Stéfan was unfailingly gentle and caring. He was an advocate for students, and taught a generation of digital humanities students to enjoy programming as humanists, for example developing an online textbook on The Art of Literary Text Analysis. He led the development and maintenance of much of the research infrastructure that the rest of us depend on and, in depending, forget. In addition to Voyant, he helped develop and run the Text Analysis Portal for Research (TAPoR), the MONK Project, the Simulated Environment for Theatre, the Mandala Browser, and BonPatron (a widely used French grammar checker he developed with Terry Nadasdi), not to mention numerous servers and web sites. It is a testimony to the care of our shared infrastructure that he continually repaired and improved one of the most used text analysis environments from 1996 to the present as it evolved from HyperPo to Voyeur to Voyant.
Stéfan not only created beautiful and useful things; he also reflected with others on the making and interpretation of digital technologies. In 2003, for example, he wrote an important paper entitled “Computer-assisted reading: Reconceiving text analysis” that was based on his work on HyperPo. With Rockwell, he developed a collaborative praxis of experimenting, developing as needed, and reflecting back as a way of thinking-through technology which is described in Hermeneutica and shown online at http://hermeneuti.ca. He also collaboratively wrote Visual Interface Design for Digital Cultural Heritage with Stan Ruecker and Milena Radzikowska (Ashgate 2011). In the last years he worked closely with Andrew MacDonald on Spyral, a notebook programming environment that extends Voyant in ways that would make it play well with infrastructure like the LINCS project, led by Susan Brown and grown from seeds sown by Stéfan himself.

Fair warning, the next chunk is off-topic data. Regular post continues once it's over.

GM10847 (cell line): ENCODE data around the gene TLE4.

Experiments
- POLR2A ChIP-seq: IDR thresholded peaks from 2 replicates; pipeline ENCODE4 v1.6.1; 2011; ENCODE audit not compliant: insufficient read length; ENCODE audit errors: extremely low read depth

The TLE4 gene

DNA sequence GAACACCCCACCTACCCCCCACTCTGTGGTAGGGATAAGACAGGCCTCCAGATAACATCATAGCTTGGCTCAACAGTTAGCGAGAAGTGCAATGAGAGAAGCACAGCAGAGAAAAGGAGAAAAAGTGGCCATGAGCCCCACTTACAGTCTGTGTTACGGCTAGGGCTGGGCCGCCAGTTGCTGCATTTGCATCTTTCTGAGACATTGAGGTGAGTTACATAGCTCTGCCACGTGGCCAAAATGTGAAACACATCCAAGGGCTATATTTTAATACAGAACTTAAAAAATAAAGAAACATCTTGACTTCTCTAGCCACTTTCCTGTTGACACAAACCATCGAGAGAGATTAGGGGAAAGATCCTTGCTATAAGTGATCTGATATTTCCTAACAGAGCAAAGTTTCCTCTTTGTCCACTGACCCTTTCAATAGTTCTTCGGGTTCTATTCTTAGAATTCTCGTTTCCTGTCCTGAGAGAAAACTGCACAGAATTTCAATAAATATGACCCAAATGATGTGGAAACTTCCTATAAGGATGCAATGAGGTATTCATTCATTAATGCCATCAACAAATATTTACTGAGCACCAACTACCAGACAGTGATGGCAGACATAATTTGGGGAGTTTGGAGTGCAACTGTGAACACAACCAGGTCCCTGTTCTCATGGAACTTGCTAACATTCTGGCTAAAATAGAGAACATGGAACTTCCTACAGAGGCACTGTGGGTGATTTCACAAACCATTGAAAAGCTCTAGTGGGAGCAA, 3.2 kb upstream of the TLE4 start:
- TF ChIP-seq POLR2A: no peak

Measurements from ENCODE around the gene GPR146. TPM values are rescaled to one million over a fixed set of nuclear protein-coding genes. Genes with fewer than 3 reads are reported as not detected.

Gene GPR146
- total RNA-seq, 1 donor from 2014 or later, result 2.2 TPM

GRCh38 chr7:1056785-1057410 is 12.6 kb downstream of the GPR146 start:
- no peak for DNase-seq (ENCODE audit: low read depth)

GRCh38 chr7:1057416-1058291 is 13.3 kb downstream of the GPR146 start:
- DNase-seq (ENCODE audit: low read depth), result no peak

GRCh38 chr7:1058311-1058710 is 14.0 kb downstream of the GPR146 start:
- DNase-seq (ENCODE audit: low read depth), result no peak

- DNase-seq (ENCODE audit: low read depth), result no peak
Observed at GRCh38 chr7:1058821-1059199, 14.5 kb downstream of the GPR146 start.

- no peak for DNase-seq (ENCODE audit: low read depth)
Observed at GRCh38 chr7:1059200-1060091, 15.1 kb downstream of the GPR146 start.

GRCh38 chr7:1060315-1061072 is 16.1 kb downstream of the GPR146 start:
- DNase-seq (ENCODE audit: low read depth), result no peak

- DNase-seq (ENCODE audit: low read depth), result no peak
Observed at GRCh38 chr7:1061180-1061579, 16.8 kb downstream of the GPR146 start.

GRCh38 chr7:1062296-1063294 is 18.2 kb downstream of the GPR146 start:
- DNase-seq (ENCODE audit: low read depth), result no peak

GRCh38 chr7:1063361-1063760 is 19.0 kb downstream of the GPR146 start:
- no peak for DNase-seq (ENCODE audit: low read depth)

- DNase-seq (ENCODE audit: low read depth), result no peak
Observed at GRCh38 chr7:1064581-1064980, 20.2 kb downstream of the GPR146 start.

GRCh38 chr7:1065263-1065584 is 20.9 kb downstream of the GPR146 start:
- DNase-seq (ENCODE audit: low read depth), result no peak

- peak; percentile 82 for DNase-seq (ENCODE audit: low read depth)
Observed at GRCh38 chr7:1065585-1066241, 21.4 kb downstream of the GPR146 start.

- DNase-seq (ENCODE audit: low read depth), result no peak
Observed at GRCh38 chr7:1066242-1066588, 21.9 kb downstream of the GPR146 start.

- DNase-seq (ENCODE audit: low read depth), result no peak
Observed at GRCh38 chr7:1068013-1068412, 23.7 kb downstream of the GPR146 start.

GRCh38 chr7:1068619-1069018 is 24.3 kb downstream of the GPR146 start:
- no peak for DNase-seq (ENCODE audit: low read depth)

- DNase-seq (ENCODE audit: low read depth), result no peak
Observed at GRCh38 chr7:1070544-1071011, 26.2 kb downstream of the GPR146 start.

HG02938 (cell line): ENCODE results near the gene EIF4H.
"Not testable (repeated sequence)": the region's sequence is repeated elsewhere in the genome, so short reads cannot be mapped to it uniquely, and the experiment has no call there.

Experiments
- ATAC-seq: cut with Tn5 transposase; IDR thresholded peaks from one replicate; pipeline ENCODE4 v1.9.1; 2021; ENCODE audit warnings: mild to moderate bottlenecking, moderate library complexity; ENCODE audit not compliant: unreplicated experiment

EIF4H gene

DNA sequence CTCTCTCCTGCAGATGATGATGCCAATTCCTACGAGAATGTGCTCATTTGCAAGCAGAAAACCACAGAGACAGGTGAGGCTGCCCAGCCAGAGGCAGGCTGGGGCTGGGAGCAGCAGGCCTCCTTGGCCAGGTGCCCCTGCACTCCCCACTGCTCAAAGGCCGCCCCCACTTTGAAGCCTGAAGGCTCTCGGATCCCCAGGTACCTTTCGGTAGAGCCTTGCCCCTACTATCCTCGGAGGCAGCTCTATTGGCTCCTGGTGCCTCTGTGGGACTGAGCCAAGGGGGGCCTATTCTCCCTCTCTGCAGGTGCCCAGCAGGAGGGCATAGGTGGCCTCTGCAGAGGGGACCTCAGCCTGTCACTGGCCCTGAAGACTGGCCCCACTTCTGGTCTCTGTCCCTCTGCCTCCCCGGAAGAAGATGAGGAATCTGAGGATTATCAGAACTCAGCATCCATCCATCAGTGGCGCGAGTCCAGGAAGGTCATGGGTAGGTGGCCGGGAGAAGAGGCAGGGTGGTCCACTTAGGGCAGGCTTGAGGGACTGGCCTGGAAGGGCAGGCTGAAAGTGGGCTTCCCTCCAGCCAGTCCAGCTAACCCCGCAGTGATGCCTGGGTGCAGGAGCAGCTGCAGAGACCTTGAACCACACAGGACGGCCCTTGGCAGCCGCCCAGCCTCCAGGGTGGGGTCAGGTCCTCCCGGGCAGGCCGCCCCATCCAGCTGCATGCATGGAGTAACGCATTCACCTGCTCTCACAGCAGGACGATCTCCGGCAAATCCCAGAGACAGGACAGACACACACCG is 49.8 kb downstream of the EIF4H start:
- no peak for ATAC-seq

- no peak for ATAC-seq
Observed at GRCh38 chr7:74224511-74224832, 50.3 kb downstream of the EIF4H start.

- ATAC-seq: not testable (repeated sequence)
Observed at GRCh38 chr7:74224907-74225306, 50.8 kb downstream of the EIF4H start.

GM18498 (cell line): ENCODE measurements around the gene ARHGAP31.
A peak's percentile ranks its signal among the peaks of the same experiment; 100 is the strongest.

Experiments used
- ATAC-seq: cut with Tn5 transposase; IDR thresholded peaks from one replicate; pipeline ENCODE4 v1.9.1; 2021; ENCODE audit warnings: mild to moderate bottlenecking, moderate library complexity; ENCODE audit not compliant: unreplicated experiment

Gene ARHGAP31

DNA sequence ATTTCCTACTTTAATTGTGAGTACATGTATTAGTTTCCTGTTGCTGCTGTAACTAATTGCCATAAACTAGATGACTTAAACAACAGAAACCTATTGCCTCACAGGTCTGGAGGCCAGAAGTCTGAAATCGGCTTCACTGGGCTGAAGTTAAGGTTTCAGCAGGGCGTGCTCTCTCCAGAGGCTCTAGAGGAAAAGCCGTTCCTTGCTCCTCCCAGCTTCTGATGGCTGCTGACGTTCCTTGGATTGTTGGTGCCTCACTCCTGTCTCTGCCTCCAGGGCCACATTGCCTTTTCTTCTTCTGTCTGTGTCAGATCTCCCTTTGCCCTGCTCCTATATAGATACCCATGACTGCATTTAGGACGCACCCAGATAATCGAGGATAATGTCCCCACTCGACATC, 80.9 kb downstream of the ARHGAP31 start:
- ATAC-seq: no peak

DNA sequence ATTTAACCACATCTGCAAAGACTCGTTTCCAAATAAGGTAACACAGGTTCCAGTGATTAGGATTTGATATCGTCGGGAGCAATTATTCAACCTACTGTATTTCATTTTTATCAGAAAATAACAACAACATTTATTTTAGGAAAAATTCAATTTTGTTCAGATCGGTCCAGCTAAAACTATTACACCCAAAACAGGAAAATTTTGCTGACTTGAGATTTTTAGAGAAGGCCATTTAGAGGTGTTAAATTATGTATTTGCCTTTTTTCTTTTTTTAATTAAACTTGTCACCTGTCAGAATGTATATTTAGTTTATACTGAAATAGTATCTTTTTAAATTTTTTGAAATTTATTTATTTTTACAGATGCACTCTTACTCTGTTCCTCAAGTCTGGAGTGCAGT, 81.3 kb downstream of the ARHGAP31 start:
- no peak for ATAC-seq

Stéfan is survived by his wife, his two daughters, his sister and his brother-in-law, his niece, and his parents. His last days passed in peace at the St. Raphael’s palliative care centre, where he was able to welcome family and his lively dog, Choco. We will all miss his care, courage, genius, and gentle questions. The Canadian Society for Digital Humanities/Société canadienne des humanités numériques and the Association for Computers and the Humanities will be exploring how best to honour him, and an announcement will be made in the fall. The Centre de recherche interuniversitaire sur les humanités numériques will also name an annual lecture in his honour.
(Reposting without modifications welcome.)